After apartheid: Kwaito music and the aesthetics of freedom

Gavin Steingo, University of Pennsylvania

Abstract

Kwaito, a genre of electronic music that emerged alongside the democratization of South Africa in the early 1990s, is commonly understood as the voice of the black youth in the post-apartheid period. Kwaito is an expression of celebration and freedom in a democratic South Africa, but its practitioners also challenge the very meaning of freedom in the twenty-first century. If music during apartheid was the struggle for freedom, then kwaito is the struggle of freedom. How does one struggle, not for freedom, but with freedom and in freedom? How is this type of freedom expressed through music? ^ Based on fieldwork in the greater Johannesburg area, this dissertation approaches kwaito's relationship to freedom on multiple registers. Kwaito was born in Soweto, South Africa's largest urban ghetto and the key site of the anti-apartheid struggle. Although there are no restrictions on movement alter apartheid, musical praxis in Soweto nonetheless occurs in the context of radical immobility. Due to the perniciousness of crime and a layout that was designed to make internal circulation difficult, Soweto musicians spend most of their lives at home, musicking with a finite cohort. Political freedom is thus constrained by a number of conditions that both disable and enable various aesthetic practices. ^ Although kwaito is often considered a form of black identity politics, on the national level its audience rejects the possibility of identitarian representation. As a formal democracy, the South African nation is emptied of positive contents and constitutes a "community" that is not based on racial or ethnic ties. By disavowing the ability to represent the nation, kwaito frees citizens from apartheid separatism. On the international level, kwaito musicians are continually denied the status of cosmopolitan subjects capable of contributing to global popular culture. The West perennially forces "gifts" (cultural, economic, and otherwise) upon the non-West, but refuses reciprocation. Kwaito musicians struggle against this form of global violence, demanding a reconfiguration of the threshold of the audible. Through ever widening circles of context, this dissertation examines kwaito as a set of sonic practices that transforms and challenges the very idea of what it means to be free. ^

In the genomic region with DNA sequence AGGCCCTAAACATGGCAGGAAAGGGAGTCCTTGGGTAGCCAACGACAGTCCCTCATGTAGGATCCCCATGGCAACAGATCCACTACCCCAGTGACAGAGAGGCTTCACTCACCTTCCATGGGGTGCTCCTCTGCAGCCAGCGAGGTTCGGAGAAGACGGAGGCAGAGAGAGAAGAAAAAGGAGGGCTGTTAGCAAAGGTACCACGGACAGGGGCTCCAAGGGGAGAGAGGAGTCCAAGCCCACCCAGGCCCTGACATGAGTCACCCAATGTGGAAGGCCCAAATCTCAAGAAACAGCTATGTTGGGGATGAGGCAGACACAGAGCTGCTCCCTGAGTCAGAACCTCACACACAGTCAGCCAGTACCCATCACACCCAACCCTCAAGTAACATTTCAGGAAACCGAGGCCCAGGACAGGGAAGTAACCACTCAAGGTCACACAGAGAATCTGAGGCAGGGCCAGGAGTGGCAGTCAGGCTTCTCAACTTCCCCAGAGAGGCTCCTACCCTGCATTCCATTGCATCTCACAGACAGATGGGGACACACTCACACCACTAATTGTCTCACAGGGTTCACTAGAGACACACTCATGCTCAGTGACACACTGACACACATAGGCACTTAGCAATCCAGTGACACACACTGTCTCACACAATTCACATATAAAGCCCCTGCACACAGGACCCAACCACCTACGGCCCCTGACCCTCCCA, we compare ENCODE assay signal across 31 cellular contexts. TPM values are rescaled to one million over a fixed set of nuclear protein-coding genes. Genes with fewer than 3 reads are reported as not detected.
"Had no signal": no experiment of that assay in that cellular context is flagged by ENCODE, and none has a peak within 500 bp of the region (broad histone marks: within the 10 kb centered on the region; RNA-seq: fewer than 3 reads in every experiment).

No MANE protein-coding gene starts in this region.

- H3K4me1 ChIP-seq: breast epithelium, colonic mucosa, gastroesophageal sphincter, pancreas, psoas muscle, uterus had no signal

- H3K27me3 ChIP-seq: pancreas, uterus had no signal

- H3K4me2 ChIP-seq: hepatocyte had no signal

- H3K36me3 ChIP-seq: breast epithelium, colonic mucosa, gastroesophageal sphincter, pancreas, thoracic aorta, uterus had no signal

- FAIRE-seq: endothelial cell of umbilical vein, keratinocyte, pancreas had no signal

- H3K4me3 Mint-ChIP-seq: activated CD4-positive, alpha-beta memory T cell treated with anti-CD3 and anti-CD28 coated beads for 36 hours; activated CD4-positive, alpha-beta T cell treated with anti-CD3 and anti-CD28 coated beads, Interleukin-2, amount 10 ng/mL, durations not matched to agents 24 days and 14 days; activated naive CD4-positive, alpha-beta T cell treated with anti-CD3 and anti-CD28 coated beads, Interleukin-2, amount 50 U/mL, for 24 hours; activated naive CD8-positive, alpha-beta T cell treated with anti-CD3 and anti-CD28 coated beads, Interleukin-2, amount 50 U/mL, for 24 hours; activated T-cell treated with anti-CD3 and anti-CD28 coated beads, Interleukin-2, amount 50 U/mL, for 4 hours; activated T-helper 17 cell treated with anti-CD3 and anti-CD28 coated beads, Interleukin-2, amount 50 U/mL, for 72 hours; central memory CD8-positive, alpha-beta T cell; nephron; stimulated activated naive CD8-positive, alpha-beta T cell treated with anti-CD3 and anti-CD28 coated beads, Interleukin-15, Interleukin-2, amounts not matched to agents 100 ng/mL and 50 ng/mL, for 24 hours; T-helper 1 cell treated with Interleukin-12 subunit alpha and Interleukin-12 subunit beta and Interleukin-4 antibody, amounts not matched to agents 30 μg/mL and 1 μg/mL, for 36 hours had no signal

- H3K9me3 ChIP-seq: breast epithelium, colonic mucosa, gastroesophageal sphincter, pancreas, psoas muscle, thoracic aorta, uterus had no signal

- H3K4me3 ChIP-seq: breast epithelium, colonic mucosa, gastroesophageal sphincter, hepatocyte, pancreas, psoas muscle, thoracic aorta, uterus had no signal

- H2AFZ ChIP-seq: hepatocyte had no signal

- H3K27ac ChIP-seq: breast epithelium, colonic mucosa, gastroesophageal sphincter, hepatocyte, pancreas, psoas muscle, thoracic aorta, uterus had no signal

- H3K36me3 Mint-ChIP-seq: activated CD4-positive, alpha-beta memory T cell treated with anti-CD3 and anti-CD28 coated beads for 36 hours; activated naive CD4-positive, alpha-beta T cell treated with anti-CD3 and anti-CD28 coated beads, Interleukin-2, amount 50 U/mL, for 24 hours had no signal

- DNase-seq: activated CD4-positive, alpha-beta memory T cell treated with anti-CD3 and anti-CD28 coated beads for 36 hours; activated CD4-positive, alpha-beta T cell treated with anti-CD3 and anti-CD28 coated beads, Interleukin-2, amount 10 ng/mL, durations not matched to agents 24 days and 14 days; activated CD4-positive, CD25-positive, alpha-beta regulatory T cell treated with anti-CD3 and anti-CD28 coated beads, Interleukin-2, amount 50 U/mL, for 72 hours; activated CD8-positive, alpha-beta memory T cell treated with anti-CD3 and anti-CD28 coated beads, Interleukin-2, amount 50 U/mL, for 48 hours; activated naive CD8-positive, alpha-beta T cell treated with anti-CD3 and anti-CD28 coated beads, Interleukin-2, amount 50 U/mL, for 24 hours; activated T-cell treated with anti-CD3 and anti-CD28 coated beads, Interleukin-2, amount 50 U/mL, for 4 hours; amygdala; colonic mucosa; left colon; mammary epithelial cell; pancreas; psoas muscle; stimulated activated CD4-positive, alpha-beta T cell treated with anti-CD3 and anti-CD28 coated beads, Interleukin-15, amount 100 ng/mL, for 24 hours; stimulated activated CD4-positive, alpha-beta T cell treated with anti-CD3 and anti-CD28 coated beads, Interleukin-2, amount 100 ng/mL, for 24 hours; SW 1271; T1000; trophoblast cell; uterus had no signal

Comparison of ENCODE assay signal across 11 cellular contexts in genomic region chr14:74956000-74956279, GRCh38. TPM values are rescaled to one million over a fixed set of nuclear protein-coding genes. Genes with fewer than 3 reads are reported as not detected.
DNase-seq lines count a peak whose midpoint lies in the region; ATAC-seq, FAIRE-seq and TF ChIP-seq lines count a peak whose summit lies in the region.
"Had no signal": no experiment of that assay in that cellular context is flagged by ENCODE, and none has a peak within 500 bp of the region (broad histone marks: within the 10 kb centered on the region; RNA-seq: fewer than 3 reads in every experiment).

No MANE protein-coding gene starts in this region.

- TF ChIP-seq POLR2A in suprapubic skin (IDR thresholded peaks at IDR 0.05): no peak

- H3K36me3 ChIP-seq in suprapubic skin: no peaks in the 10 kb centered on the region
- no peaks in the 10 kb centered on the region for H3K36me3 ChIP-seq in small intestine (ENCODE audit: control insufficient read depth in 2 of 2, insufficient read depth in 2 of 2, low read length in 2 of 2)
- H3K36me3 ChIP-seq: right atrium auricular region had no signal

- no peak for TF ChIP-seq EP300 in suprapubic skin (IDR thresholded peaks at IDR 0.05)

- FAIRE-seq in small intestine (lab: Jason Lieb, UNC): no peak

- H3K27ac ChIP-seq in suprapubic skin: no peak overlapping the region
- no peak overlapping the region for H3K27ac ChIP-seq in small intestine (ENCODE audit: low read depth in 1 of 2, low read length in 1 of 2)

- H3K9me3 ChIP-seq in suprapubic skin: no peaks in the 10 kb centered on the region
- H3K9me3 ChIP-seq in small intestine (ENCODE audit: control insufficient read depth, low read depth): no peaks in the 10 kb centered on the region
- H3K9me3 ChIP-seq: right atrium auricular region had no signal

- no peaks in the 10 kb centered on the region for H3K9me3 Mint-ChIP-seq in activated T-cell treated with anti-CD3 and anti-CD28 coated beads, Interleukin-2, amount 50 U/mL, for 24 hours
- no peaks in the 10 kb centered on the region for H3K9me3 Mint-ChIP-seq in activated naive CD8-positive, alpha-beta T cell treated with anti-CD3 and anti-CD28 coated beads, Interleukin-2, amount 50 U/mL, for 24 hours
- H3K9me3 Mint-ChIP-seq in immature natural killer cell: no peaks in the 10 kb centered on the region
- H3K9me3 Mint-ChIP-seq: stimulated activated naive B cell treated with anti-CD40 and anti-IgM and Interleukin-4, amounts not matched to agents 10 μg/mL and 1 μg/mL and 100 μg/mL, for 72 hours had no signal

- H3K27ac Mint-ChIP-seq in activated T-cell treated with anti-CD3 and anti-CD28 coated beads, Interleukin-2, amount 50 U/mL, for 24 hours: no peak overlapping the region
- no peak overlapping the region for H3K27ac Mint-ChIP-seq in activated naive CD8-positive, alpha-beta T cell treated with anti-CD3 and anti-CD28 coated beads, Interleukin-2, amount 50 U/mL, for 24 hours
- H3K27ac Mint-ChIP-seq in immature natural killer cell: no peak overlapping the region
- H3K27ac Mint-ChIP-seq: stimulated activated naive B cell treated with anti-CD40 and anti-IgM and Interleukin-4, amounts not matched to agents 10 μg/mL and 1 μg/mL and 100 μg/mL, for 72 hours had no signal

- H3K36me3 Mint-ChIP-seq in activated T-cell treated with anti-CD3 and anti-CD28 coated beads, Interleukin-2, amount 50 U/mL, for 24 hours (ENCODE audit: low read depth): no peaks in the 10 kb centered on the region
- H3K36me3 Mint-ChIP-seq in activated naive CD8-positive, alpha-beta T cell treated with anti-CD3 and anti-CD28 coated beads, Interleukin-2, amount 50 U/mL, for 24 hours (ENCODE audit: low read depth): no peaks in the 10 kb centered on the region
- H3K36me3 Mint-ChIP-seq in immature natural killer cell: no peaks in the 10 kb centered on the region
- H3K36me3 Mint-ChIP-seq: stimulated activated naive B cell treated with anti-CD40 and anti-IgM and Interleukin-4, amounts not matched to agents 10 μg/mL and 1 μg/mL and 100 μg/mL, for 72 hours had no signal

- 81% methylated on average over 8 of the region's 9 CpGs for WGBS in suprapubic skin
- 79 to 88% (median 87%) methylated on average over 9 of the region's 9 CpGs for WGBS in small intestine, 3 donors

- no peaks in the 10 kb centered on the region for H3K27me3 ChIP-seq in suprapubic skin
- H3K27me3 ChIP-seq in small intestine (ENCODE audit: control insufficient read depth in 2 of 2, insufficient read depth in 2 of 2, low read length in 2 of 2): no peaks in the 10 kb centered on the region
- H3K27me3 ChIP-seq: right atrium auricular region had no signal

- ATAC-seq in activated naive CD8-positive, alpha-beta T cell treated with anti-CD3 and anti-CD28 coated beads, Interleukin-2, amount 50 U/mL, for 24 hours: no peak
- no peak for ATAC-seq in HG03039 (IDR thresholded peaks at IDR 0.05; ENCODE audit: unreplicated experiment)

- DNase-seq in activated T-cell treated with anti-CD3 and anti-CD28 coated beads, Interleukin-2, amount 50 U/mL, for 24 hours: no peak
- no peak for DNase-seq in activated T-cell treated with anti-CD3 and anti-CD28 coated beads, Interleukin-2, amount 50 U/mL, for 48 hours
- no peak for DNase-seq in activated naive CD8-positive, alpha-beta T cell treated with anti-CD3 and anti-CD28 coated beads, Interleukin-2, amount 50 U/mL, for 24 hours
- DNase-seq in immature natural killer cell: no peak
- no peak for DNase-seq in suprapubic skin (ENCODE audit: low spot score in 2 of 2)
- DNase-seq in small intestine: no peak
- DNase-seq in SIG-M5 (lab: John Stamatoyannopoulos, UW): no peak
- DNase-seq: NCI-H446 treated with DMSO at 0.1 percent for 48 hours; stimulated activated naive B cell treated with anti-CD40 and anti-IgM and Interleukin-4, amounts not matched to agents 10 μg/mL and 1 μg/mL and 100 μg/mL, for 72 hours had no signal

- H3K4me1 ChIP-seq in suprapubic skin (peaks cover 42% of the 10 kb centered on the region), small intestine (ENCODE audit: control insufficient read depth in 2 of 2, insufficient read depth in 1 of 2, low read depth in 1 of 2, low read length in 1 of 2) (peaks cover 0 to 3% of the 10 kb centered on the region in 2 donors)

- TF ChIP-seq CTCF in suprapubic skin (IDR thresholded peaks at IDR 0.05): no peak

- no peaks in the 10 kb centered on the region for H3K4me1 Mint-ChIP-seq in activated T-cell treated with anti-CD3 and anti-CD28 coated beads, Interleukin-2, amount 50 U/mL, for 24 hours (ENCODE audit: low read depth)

Subject Area

Anthropology, Cultural|Music|South African Studies

Recommended Citation

Gavin Steingo, "After apartheid: Kwaito music and the aesthetics of freedom" (January 1, 2010). Dissertations available from ProQuest. Paper AAI3429190.
http://repository.upenn.edu/dissertations/AAI3429190

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